Chaos is a fertile breeding ground for the emergence of new things. Most people, however, are suspicious of it because it threatens their own habits, a self-created set of rules. But chaos is not just chaos: it always requires the point of view of the observer, but above all openness and curiosity. Because chaos carries within itself the forces for new orders and is also – freely described – a universe of undeciphered order(s). Applied mathematics and mathematical physics approach exactly this fact – and have not yet reached an all-encompassing formula for understanding.
When Dave Grossmann, born in 1989, deals intensively with the material of the OSB board, which has so far not been particularly conspicuous in art, one of the reasons for this is that chaos and order are apparently very close together here, a fact that fascinates him as a curious artist. Apart from the beauty of wood as a material with its brittle, but also very difficult grains and haptic qualities, as a representative of the world around us, of fauna and flora, the work product OSB is a man-made thing, a cultural artefact.
The manufacture of this product itself is an exciting undertaking, developed only in 1963 by Armin Elmendorf in the USA: OSB means Oriented Strand Board (i.e. oriented strand board). Compared to chipboard, which was developed in the 1930s by the German Max Himmelheber, OSB is characterised by the recognisability of the individual chips, which are between 1 and 2 mm thick and approx. 10-20 cm long. And this is also where Dave Grossmann sees the exciting things happening in the production process, which materialises in the appearance of OSB: In three layers, the coarse glue-impregnated chips are shaken and blown in different directions onto the oversized conveyor belt before being pressed into the board. The chips are directed in their ‘flow’. However, individual chips are positioned crosswise and change their direction, e.g. because they tilt in the dynamic process, and become a (random?) structural and optical disturbance factor.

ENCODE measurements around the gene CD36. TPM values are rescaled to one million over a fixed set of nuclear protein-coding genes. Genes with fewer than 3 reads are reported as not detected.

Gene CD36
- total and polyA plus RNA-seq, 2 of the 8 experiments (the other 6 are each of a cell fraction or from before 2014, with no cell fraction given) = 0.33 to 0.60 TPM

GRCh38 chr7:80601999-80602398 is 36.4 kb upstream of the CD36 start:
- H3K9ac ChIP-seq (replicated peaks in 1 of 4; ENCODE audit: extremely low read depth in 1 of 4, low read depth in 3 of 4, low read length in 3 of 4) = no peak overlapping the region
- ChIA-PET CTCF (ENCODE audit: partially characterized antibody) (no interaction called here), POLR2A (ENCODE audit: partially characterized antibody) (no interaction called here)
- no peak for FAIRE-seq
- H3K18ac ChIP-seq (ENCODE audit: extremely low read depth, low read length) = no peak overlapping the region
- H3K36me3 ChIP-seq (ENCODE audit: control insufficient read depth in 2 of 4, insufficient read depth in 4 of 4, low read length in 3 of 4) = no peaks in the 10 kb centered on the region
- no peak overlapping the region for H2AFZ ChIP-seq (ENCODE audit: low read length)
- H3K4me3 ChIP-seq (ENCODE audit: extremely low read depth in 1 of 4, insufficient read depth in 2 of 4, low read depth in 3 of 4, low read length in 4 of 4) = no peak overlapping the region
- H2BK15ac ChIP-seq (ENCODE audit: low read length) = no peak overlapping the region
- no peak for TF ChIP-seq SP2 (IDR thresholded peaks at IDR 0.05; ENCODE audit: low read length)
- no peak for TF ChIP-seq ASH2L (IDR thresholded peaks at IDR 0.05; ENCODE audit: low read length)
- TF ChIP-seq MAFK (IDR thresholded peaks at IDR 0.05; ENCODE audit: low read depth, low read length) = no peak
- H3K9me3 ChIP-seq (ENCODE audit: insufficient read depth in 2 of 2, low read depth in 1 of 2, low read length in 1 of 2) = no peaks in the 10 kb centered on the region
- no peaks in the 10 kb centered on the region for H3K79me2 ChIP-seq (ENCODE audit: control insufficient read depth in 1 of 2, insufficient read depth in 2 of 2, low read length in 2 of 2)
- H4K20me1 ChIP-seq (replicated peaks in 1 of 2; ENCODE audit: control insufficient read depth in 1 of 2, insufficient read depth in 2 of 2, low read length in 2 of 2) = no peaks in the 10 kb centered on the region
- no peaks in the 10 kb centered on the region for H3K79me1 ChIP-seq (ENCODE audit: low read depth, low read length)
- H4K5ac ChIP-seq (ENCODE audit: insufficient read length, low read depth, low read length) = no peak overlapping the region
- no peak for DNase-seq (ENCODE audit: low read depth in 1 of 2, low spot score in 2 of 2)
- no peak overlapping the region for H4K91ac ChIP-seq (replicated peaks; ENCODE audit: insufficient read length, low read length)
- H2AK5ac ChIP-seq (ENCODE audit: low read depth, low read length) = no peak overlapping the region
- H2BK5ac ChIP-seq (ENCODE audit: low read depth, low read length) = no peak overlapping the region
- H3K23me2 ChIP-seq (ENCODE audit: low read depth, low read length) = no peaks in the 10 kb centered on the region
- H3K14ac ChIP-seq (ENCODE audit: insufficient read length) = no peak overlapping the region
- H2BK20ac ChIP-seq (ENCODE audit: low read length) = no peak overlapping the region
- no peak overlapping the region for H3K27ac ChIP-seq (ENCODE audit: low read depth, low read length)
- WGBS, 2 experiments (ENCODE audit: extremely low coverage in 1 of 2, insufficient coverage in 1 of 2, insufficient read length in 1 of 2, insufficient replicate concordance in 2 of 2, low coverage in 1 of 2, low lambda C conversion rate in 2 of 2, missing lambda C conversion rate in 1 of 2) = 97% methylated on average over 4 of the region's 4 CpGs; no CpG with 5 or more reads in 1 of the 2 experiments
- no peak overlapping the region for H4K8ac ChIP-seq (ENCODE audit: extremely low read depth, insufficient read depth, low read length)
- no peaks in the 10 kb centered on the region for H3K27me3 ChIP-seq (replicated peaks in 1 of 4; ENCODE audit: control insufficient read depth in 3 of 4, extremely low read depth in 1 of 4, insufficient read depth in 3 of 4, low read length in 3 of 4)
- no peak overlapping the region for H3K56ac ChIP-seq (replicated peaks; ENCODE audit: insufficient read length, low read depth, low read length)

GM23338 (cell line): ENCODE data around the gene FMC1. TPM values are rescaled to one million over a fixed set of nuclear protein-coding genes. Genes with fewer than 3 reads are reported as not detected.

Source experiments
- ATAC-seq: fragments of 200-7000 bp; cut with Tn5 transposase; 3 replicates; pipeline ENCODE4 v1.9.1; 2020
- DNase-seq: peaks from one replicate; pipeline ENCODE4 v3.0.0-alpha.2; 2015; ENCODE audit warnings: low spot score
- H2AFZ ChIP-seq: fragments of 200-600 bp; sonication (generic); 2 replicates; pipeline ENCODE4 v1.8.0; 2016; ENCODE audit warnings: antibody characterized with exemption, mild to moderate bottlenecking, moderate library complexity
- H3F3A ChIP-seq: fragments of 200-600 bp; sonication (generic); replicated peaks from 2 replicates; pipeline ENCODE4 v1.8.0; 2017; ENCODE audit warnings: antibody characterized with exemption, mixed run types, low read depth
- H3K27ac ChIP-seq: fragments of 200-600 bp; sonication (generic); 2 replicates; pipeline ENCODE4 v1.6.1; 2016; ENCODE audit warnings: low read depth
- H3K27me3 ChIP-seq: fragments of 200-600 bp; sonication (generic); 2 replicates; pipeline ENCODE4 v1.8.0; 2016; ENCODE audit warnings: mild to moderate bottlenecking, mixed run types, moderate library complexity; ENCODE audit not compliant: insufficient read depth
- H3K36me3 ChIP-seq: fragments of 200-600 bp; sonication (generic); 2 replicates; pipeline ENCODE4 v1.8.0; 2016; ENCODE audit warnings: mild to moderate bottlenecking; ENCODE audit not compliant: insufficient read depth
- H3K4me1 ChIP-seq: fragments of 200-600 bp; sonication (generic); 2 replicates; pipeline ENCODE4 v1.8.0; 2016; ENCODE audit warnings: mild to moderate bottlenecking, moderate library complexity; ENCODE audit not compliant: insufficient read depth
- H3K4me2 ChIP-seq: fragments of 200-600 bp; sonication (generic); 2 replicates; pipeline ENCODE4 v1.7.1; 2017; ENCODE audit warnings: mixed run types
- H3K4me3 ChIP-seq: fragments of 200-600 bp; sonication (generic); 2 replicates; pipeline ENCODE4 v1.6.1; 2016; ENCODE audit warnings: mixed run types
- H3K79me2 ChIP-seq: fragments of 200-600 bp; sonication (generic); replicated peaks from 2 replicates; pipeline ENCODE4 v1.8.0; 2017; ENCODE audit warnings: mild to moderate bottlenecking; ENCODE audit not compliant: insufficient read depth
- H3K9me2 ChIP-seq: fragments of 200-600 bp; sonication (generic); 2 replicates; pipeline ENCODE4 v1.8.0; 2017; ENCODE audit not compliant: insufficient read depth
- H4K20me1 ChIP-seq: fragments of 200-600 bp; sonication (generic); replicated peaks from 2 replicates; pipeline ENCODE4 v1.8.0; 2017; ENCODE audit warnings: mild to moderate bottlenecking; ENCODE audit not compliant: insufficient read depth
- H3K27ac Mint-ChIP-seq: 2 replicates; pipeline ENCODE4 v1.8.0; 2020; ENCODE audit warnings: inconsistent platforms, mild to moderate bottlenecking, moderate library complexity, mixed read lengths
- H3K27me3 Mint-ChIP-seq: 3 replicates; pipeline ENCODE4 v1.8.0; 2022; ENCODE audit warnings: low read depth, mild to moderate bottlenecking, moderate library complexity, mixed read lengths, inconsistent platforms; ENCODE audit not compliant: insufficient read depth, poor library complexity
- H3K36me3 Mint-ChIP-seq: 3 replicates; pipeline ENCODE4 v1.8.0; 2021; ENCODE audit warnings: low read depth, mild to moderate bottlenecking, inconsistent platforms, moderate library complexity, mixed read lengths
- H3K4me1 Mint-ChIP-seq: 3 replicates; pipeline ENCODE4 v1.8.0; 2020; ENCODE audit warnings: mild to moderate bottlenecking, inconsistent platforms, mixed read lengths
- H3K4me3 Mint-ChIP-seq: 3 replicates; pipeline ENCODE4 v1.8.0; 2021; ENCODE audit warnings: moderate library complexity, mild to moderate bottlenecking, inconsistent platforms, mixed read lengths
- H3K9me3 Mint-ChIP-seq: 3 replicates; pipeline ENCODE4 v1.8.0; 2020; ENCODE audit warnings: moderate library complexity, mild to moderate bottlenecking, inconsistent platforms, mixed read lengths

Contrary to the production process, in which the theoretically infinitely long panel is cut into transportable sizes of over 3 m in length while still on the conveyor belt, Dave Grossmann restricts himself to the maximum dimension of 125 cm edge length, as otherwise, in the current series of works, the ratio of the chips to the size of the picture becomes disproportionate.